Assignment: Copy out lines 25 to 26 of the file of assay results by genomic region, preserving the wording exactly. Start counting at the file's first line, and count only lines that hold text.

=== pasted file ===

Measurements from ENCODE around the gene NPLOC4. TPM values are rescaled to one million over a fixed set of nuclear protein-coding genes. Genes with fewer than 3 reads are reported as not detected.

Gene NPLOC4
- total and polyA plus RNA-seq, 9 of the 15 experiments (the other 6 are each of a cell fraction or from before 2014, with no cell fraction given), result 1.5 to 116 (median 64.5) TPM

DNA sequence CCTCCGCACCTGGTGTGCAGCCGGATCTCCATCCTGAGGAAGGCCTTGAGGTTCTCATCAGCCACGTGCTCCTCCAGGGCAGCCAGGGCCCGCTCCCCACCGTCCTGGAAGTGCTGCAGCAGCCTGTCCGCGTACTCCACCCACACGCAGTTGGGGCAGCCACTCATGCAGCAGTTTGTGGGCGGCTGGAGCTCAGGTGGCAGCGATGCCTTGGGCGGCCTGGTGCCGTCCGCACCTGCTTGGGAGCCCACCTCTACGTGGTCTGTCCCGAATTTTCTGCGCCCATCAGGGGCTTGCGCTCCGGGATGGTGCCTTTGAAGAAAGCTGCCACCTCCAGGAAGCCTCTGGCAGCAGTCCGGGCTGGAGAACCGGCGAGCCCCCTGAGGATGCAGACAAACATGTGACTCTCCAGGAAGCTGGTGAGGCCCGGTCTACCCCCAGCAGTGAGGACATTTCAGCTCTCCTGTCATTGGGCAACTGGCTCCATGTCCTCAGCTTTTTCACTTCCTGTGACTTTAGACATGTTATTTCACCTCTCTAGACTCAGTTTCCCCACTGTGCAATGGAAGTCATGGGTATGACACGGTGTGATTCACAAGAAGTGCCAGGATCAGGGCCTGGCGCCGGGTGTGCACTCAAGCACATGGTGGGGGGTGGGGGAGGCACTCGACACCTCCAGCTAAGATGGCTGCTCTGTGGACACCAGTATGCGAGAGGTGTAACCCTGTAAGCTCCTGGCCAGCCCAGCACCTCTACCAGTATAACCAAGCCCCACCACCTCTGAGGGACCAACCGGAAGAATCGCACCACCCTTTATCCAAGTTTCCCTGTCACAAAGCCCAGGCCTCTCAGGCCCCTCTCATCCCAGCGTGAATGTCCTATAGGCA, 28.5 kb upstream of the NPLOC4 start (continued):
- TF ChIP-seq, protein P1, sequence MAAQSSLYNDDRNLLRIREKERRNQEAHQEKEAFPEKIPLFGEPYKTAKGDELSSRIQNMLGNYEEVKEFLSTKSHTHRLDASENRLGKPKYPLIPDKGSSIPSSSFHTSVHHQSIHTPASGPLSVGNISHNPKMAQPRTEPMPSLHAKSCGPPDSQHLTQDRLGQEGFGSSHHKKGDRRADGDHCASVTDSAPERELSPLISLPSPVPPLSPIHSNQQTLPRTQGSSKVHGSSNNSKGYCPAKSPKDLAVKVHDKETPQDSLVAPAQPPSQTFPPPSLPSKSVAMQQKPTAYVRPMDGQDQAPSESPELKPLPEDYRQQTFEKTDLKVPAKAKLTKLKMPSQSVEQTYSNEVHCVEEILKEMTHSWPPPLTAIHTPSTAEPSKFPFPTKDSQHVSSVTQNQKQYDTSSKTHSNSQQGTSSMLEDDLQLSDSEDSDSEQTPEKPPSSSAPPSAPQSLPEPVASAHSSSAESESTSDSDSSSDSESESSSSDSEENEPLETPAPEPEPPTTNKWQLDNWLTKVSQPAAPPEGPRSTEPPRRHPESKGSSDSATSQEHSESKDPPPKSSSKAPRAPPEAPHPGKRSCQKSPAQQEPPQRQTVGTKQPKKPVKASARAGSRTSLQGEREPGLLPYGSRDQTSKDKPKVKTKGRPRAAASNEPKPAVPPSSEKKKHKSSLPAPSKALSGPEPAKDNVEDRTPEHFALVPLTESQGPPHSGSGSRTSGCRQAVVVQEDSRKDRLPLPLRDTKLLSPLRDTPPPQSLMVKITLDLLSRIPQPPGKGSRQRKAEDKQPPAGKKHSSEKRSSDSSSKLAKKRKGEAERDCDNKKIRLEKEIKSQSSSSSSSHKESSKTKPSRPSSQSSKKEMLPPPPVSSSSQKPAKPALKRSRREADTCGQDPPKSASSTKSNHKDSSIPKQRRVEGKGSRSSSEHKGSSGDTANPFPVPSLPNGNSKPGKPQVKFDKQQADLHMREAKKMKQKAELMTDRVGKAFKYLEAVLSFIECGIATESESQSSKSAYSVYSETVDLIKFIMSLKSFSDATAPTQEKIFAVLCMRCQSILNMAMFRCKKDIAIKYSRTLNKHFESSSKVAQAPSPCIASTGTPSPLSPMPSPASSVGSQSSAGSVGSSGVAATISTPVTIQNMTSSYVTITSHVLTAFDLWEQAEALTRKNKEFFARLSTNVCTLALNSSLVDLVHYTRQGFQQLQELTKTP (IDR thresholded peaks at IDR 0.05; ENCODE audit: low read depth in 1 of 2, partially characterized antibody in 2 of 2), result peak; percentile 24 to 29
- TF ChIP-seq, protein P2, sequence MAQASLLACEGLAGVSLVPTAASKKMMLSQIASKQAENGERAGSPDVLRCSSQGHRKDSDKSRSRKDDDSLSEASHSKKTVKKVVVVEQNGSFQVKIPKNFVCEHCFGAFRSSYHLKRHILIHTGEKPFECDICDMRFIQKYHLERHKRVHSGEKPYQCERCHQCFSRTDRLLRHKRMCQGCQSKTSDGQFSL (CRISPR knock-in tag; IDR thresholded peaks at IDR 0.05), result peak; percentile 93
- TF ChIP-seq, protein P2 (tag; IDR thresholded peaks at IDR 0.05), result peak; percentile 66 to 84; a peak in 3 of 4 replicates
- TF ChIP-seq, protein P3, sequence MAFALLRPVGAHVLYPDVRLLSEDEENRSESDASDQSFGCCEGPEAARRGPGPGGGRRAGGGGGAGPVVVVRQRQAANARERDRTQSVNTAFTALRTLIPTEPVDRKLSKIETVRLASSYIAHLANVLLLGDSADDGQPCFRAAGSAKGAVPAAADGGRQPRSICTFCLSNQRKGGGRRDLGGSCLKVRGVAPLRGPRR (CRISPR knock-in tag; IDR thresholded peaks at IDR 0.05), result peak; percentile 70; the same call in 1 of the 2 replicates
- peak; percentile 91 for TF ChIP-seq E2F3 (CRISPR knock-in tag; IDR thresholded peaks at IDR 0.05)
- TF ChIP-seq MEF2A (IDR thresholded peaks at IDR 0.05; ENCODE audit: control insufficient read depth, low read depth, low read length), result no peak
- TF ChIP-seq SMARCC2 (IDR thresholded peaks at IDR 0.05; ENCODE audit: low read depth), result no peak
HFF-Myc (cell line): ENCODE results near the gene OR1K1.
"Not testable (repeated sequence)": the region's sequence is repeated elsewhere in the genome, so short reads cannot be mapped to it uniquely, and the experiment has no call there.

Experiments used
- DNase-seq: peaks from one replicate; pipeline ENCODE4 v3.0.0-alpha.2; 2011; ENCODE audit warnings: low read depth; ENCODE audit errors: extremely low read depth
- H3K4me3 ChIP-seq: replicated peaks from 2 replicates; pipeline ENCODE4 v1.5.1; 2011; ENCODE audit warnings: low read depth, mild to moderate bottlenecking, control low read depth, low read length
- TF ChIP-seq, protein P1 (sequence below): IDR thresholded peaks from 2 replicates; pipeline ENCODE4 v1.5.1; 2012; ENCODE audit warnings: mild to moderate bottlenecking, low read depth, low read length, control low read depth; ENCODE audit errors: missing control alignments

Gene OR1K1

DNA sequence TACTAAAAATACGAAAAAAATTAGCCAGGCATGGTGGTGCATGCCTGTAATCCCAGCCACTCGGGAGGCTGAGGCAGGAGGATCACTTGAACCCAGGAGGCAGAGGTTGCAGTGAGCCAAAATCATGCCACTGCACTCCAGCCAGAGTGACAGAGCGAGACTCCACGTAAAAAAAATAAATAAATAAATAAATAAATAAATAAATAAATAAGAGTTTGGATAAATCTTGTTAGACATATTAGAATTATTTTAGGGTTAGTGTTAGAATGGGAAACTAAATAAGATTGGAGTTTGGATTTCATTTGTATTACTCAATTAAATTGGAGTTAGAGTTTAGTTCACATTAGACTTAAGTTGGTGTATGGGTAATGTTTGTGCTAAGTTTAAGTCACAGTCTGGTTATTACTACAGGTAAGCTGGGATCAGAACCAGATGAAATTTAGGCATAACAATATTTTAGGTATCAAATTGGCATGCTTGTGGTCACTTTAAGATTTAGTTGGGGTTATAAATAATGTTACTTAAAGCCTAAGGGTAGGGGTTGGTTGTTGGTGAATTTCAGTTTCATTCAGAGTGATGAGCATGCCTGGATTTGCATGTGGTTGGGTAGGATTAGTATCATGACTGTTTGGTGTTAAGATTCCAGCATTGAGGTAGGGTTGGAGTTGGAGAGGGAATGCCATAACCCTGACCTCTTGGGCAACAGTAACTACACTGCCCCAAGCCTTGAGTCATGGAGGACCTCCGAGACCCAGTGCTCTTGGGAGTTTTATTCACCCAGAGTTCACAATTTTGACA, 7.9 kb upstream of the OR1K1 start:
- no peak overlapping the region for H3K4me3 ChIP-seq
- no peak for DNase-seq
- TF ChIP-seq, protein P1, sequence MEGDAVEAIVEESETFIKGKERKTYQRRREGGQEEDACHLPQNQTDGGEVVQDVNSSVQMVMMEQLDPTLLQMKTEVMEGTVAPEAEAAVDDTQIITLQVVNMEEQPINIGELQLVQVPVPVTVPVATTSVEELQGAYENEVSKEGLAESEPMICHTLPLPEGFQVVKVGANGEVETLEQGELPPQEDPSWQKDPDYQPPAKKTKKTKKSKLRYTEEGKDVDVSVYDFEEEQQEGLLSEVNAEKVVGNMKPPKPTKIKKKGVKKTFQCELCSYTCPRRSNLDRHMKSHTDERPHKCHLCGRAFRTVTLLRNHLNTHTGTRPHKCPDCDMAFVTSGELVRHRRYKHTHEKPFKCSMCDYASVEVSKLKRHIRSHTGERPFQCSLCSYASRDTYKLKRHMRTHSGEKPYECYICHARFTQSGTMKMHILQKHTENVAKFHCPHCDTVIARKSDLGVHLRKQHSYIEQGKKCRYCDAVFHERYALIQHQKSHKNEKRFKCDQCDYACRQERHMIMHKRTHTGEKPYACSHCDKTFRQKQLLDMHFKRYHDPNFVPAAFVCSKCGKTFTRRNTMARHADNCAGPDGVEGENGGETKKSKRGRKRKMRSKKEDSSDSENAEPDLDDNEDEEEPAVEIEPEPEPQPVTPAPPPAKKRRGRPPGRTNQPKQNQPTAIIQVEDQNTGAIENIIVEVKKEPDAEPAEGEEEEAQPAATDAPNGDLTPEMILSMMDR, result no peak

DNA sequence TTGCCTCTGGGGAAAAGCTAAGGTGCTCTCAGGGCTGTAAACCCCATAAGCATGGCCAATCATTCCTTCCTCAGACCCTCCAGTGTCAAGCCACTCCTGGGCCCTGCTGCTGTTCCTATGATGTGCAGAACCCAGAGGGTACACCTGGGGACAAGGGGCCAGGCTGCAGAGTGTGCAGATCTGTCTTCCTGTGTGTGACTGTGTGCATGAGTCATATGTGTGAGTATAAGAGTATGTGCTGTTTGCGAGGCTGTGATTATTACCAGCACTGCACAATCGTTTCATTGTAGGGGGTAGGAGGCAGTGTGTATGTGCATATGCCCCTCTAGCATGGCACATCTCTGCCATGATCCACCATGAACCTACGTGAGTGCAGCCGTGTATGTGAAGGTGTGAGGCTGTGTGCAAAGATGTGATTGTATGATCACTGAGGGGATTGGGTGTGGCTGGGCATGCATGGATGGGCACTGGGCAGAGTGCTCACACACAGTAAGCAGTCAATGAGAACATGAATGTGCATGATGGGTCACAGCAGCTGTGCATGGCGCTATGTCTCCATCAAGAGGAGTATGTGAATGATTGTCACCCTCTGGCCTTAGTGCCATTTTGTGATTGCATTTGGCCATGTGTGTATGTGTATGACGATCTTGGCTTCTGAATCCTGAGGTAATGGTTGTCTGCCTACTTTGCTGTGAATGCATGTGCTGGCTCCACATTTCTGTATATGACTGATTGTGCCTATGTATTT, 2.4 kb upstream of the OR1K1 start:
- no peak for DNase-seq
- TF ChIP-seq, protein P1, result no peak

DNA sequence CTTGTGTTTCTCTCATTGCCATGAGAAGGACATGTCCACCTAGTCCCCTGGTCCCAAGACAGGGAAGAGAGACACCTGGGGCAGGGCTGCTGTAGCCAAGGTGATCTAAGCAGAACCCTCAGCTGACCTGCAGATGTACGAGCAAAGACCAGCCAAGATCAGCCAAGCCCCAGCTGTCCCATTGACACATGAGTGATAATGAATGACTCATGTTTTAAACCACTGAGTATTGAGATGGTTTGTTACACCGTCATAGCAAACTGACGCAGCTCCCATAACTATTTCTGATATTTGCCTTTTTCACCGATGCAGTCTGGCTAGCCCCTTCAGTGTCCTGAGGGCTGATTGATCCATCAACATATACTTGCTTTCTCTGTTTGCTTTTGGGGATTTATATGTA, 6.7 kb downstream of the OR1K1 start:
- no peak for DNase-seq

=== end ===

- TF ChIP-seq, protein P1, result no peak

DNA sequence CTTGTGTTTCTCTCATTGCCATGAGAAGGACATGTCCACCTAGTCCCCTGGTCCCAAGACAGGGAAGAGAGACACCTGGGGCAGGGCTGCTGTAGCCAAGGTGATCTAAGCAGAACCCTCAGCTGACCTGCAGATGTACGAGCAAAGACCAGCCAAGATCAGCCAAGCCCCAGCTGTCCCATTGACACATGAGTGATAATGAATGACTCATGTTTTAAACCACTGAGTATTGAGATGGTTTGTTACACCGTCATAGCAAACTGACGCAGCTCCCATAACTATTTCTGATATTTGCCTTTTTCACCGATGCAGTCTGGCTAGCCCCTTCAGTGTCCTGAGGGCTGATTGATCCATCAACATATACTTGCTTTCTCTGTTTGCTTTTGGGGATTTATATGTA, 6.7 kb downstream of the OR1K1 start: